Noise | 0 | 0.0193 ± 0.0098 | 0.0048 ± 0.002 | 0.0 ± 0.0 | 1.0 ± 0.0 | 0.4204 |

Noise | 1 × 10^{−05} | 0.0202 ± 0.0108 | 0.0053 ± 0.0024 | 0.0 ± 0.0 | 1.0 ± 0.0 | 0.3845 |

Noise | 0.0001 | 0.018 ± 0.0076 | 0.0048 ± 0.0023 | 0.0 ± 0.0 | 1.0 ± 0.0 | 0.4365 |

Noise | 0.001 | 0.0186 ± 0.0081 | 0.0053 ± 0.002 | 0.0 ± 0.0 | 1.0 ± 0.0 | 0.3956 |

Noise | 0.01 | 0.0186 ± 0.0079 | 0.0052 ± 0.0025 | 0.0 ± 0.0 | 1.0 ± 0.0 | 0.4135 |

Noise | 0.1 | 0.0385 ± 0.0138 | 0.0086 ± 0.0021 | 0.0 ± 0.0 | 1.0 ± 0.0 | 0.3544 |

Noise | 1 | 0.831 ± 0.1343 | 0.118 ± 0.0629 | 46.296 ± 8.579 | 0.5122 ± 0.0741 | 0.0472 |

Param . | Value . | Normalized difference in area . | Mean absolute deviation . | Error rate . | Area under the ROC curve . | Interval width (> 90%) . |
---|---|---|---|---|---|---|

dyn_noise | 0 | 0.0211 ± 0.0067 | 0.0055 ± 0.0018 | 0.0 ± 0.0 | 1.0 ± 0.0 | 0.3814 |

dyn_noise | 1 × 10^{−05} | 0.0117 ± 0.0069 | 0.0032 ± 0.0023 | 0.0 ± 0.0 | 1.0 ± 0.0 | 0.4048 |

dyn_noise | 0.0001 | 0.0146 ± 0.0049 | 0.0032 ± 0.0013 | 0.0 ± 0.0 | 1.0 ± 0.0 | 0.411 |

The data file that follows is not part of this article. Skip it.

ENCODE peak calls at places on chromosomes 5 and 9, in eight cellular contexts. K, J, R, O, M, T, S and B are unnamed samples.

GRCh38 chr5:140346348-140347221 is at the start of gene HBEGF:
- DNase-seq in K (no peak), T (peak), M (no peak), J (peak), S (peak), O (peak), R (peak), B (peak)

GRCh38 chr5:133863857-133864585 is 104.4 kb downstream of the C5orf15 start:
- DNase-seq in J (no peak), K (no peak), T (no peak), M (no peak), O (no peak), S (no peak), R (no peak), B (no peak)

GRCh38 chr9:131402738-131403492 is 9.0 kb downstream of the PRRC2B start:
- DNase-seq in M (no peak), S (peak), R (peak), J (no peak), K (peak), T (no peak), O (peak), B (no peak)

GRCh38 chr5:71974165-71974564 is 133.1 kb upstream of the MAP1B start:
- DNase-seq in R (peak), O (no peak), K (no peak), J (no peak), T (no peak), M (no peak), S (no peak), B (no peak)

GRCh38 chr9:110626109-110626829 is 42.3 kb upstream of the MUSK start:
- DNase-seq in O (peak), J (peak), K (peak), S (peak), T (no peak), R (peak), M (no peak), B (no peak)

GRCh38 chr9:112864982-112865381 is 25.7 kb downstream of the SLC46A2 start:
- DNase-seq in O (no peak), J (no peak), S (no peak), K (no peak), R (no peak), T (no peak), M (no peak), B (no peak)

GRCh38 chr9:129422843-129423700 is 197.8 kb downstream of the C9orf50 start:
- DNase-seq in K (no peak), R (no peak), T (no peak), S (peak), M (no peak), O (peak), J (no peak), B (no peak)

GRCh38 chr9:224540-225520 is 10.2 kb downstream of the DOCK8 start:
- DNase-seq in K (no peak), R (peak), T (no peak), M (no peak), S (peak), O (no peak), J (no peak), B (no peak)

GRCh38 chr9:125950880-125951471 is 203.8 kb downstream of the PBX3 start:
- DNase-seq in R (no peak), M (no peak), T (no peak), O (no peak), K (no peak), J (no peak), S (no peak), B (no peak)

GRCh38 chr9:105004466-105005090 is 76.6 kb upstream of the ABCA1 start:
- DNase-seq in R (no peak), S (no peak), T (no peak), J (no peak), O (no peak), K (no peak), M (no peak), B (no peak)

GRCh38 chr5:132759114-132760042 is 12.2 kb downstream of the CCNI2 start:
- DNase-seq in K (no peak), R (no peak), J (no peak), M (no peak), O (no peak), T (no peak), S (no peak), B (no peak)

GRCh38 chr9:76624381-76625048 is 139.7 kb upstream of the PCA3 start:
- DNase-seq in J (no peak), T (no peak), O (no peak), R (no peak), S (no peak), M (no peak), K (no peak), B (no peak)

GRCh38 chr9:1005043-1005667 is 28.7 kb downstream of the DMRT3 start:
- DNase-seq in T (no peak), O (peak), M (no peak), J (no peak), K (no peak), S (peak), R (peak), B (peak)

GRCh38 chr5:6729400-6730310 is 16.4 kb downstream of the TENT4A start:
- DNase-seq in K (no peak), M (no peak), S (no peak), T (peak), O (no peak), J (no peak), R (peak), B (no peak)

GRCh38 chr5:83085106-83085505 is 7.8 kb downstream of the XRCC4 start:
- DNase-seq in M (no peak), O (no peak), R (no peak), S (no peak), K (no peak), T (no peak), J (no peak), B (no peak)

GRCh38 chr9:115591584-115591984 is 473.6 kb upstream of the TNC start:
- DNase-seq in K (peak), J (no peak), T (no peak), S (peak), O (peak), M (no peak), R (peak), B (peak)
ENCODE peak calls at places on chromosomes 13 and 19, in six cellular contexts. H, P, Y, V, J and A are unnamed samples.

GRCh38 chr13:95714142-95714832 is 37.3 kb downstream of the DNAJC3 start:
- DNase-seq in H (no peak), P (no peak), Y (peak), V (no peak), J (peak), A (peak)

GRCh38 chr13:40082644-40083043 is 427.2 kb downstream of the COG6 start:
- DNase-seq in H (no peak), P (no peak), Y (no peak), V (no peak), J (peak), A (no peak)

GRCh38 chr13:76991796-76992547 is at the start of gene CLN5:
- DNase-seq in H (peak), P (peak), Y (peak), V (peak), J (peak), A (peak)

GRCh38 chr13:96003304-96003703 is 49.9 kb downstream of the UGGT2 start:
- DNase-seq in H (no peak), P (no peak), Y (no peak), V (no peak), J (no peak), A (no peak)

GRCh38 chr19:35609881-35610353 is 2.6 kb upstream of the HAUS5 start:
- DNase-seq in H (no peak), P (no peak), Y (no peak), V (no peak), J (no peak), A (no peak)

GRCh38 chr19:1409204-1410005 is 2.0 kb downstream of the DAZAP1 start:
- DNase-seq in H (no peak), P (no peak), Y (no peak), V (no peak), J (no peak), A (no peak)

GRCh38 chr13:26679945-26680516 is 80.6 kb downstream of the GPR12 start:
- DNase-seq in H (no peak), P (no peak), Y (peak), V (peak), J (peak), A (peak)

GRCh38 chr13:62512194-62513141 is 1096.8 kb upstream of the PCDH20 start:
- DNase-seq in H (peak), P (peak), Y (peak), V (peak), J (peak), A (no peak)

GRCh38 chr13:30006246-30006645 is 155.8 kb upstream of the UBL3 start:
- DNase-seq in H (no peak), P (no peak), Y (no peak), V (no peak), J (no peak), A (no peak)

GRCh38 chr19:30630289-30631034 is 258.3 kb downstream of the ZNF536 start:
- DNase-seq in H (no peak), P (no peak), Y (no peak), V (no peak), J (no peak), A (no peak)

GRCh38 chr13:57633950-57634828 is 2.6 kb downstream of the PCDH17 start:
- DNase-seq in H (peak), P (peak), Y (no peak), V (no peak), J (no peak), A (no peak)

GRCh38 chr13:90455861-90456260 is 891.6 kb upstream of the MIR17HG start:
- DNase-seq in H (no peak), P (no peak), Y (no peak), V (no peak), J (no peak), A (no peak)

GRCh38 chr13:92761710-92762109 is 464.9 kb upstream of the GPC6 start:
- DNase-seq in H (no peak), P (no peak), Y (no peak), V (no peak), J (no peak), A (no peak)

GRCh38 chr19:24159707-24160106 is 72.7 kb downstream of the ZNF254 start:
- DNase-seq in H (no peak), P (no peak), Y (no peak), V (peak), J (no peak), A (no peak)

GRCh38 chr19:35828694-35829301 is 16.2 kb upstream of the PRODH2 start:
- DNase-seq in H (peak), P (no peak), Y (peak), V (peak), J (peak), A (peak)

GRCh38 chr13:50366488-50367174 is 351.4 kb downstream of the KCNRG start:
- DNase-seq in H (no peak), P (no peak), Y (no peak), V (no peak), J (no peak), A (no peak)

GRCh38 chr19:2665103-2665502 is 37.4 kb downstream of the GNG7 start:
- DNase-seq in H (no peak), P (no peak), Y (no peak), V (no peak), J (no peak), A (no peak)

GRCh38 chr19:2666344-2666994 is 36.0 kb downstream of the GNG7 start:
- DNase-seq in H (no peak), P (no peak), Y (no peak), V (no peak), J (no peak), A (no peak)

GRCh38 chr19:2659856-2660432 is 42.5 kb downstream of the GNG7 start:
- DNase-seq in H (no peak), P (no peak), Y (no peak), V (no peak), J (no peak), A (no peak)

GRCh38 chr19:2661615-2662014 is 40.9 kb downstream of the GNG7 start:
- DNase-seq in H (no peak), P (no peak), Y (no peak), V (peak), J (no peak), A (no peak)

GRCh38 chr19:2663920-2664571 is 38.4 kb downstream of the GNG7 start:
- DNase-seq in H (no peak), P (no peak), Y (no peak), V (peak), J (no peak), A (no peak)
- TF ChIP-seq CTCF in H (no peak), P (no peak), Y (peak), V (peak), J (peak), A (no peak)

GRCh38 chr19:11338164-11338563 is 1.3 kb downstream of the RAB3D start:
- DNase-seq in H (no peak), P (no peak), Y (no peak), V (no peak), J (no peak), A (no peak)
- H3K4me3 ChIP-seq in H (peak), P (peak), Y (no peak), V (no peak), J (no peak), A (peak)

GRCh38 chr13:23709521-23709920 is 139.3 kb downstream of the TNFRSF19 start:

dyn_noise | 0.001 | 0.0241 ± 0.0056 | 0.0049 ± 0.0017 | 0.0 ± 0.0 | 1.0 ± 0.0 | 0.4517 |

dyn_noise | 0.01 | 0.0633 ± 0.0189 | 0.0128 ± 0.0034 | 0.370 ± 1.025 | 0.9982 ± 0.0072 | 0.3282 |

dyn_noise | 0.1 | 0.2136 ± 0.065 | 0.0312 ± 0.0055 | 14.148 ± 5.003 | 0.8903 ± 0.0496 | 0.2224 |

dyn_noise | 1 | 0.9716 ± 0.0399 | 0.1552 ± 0.0971 | 42.444 ± 8.953 | 0.5177 ± 0.1004 | 0.0406 |

Param . | Value . | Normalized difference in area . | Mean absolute deviation . | Error rate . | Area under the ROC curve . | Interval width (> 90%) . |
---|---|---|---|---|---|---|

dyn_noise | 0 | 0.0211 ± 0.0067 | 0.0055 ± 0.0018 | 0.0 ± 0.0 | 1.0 ± 0.0 | 0.3814 |

dyn_noise | 1 × 10^{−05} | 0.0117 ± 0.0069 | 0.0032 ± 0.0023 | 0.0 ± 0.0 | 1.0 ± 0.0 | 0.4048 |

dyn_noise | 0.0001 | 0.0146 ± 0.0049 | 0.0032 ± 0.0013 | 0.0 ± 0.0 | 1.0 ± 0.0 | 0.411 |

dyn_noise | 0.001 | 0.0241 ± 0.0056 | 0.0049 ± 0.0017 | 0.0 ± 0.0 | 1.0 ± 0.0 | 0.4517 |

dyn_noise | 0.01 | 0.0633 ± 0.0189 | 0.0128 ± 0.0034 | 0.370 ± 1.025 | 0.9982 ± 0.0072 | 0.3282 |

dyn_noise | 0.1 | 0.2136 ± 0.065 | 0.0312 ± 0.0055 | 14.148 ± 5.003 | 0.8903 ± 0.0496 | 0.2224 |

dyn_noise | 1 | 0.9716 ± 0.0399 | 0.1552 ± 0.0971 | 42.444 ± 8.953 | 0.5177 ± 0.1004 | 0.0406 |

Param . | Value . | Normalized difference in area . | Mean absolute deviation . | Error rate . | Area under the ROC curve . | Interval width (> 90%) . |